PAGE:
GDPR is no longer fit for purpose for advertisers – here’s how it could be
Susana Figueredo, legal and compliance manager at Incubeta, explains why GDPR is not fit for purpose for advertisers.
The deprecation of cookies has led major technology players to develop alternative tracking solutions
The data reform bill replacement doesn’t spell the end for UK advertisers. When Michelle Donelan, the UK’s secretary of state for digital, culture, media and sport, confirmed plans to replace GDPR, advertisers may have felt a little deflated. Though the GDPR was implemented more than four years ago, many advertisers will feel like they have only recently fully gotten to grips with the regulations.
While the development may seem like a negative for those advertising in the UK, it could end up being a blessing for brands, with many viewing GDPR as having been unsuitable for advertisers for a while now.
When GDPR was officially implemented in 2018, it vastly improved data privacy and security for consumers. However, for marketers, it was not fit for purpose and the reality is that it was created to protect consumers, not businesses.
The regulation has been outpaced by the introduction of new, innovative ways of gathering data, which allow advertisers to run interest-based targeting while reducing the collection of personal data and the amount of data shared with third parties. The eventual deprecation of Google Chrome’s third-party cookies, as well as the disappearance of various other identifiers, has led major technology players to develop alternative tracking solutions that embed user privacy features from the offset.
The fast-moving digital industry will always outpace any regulation that’s put in place – which raises questions about what governments can actually do.
For now, with or without the regulations in place, the industry is dedicating far more effort to ensuring that consumers’ rights to data privacy and security are better respected. These consumers will continue to see the positive impact that GDPR provides for them. Because of GDPR, people have more information available to them about how their data is being used, and more power to stop their data from being collected.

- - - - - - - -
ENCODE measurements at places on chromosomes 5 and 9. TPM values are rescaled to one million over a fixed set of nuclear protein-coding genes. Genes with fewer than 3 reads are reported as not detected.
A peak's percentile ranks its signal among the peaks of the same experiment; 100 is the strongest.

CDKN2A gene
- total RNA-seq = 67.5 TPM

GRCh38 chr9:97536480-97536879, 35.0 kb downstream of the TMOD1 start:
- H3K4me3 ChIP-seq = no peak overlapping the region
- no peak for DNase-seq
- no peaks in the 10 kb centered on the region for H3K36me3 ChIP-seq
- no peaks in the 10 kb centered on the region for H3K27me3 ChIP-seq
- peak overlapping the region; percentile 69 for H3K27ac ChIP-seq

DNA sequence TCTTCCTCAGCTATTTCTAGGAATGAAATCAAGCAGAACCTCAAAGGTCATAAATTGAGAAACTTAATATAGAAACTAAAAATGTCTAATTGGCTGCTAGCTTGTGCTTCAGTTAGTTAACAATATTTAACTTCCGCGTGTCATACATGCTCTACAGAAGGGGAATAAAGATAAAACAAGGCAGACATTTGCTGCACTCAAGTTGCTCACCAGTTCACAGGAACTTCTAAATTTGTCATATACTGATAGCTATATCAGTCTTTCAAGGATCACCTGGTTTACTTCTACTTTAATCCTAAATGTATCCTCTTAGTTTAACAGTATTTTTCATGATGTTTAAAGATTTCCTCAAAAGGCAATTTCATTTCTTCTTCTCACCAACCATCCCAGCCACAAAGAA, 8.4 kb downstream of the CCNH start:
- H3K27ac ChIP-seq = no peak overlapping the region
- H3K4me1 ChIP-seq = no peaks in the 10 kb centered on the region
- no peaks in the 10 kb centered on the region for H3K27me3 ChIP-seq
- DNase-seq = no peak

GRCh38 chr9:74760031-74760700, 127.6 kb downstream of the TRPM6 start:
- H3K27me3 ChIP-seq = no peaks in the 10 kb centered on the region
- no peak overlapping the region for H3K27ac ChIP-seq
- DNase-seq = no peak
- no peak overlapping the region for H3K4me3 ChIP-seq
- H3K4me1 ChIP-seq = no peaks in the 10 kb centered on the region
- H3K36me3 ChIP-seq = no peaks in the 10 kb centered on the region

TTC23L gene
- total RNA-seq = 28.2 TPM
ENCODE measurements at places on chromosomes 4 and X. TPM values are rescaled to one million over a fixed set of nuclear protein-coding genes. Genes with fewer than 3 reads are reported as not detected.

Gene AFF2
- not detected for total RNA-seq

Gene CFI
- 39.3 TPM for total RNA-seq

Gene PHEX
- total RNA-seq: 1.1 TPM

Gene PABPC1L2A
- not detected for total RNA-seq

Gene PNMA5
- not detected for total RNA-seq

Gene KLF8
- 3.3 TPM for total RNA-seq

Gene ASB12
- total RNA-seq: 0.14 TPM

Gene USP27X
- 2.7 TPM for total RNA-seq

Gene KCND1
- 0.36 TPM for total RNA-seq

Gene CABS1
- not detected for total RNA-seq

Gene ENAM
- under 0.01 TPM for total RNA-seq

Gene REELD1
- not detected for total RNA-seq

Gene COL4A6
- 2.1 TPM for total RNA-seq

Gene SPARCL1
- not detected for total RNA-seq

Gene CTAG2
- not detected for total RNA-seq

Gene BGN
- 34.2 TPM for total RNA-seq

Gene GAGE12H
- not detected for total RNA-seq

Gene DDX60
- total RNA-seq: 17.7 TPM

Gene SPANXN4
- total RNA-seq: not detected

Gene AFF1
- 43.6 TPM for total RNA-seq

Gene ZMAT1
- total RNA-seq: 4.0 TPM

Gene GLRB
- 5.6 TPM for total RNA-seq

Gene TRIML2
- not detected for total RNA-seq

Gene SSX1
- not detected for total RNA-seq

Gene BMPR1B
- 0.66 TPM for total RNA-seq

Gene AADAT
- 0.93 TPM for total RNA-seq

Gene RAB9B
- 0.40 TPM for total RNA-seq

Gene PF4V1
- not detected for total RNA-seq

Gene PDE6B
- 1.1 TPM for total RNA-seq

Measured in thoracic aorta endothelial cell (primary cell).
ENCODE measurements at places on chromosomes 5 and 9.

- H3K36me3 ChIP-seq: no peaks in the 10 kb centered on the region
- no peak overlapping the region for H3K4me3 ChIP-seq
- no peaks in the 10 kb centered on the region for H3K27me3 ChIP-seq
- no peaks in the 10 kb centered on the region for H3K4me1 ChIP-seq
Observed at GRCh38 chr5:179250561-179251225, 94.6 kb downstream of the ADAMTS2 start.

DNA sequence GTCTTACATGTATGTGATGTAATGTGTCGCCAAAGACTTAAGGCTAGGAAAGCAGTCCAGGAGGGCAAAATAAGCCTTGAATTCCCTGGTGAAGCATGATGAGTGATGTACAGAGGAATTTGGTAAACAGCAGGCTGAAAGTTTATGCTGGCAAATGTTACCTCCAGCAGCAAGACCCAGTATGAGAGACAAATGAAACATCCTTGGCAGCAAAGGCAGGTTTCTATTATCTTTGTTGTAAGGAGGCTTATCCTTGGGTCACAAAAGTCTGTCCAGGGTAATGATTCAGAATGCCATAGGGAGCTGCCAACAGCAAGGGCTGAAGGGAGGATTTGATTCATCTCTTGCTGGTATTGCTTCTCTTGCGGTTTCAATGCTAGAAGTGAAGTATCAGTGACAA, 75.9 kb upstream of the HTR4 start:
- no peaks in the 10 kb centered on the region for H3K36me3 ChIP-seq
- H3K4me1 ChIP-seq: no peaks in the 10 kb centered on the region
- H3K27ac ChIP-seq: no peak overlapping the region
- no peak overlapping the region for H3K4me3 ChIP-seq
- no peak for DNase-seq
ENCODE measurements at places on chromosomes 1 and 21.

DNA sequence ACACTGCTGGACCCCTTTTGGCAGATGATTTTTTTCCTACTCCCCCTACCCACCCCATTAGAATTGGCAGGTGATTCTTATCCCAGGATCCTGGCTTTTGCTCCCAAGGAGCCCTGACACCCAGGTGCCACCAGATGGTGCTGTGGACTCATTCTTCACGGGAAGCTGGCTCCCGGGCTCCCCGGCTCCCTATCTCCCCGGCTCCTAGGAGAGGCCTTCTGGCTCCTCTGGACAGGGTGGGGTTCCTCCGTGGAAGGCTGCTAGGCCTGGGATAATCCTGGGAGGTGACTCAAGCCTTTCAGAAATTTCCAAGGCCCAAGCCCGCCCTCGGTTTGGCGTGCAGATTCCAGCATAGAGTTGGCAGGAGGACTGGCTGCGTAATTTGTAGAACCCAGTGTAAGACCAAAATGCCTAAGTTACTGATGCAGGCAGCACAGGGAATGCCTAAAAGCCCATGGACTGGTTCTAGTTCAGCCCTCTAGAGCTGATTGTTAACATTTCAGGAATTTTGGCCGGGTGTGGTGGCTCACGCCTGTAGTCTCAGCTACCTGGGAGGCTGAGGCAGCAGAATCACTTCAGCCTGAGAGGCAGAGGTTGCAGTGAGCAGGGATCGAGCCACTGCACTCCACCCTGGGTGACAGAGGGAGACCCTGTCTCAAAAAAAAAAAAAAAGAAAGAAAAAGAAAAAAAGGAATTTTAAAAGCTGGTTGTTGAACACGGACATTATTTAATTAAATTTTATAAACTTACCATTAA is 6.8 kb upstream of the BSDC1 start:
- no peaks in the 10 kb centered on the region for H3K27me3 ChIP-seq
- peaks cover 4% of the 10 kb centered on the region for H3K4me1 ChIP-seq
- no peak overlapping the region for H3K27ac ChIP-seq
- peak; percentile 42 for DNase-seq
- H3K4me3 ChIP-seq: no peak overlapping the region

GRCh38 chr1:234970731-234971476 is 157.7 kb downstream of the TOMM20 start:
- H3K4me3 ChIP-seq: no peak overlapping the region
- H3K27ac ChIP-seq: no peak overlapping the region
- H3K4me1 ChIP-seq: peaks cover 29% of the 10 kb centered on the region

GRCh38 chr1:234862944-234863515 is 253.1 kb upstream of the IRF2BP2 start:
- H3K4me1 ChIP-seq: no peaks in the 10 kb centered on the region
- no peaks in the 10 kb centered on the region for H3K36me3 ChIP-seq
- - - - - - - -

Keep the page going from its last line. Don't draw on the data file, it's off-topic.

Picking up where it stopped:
There’s plenty of room for improvement, but GDPR did help to set in motion a shift in how personal data is perceived by consumers and businesses alike.
An answer to everybody’s problems
The UK, while small in stature compared to the might of the EU or the US, has the opportunity to influence data privacy regulation across the world – should the nation get its answer to GDPR right. Although finding a solution for privacy concerns with interest-based targeting that is well received by all players involved would be difficult, there is room for improving other areas of the regulation which would benefit most businesses.
When Donelan announced the government’s intentions at the beginning of October, she claimed that “no longer will our businesses be shackled by lots of unnecessary red tape.” It’s difficult to say what the government views as “unnecessary red tape,” but it’s important that the entirety of GDPR isn’t fed to the shredder.
To enable UK businesses to continue operating freely within the EU, the UK’s adequacy status must be maintained, which is how the EU determines if a non-EU country has an adequate level of data protection, and is one of the core protections provided by the GDPR.
The UK should avoid any amendments that place severe restrictions on the rights or security of consumers and reductions to the requirements for valid consent.
On the other hand, the government could – and looks set to – remove some of the administrative burdens around GDPR, making it easier for UK businesses to operate. The Data Protection and Digital Information Bill currently being discussed in parliament would remove or simplify the requirements around data protection officers, data protection impact assessments and records of processing activities, which will come as a welcome relief for most businesses.
The government could also consider taking a more sensible approach to cookies, shifting analytics cookies into the “strictly necessary” category because they are non-intrusive and help businesses to improve the experience they deliver for consumers.
Being seen to take these steps to simplify data regulation compliance could encourage the rest of the world to follow suit and begin to adopt a more reasonable approach to the issue of data privacy and security – a balanced approach that considers the needs of both businesses and the fundamental rights of consumers.
GDPR may not be entirely fit for purpose, but the UK is well-positioned to improve on it and pave the way for data privacy regulations that benefit one and all.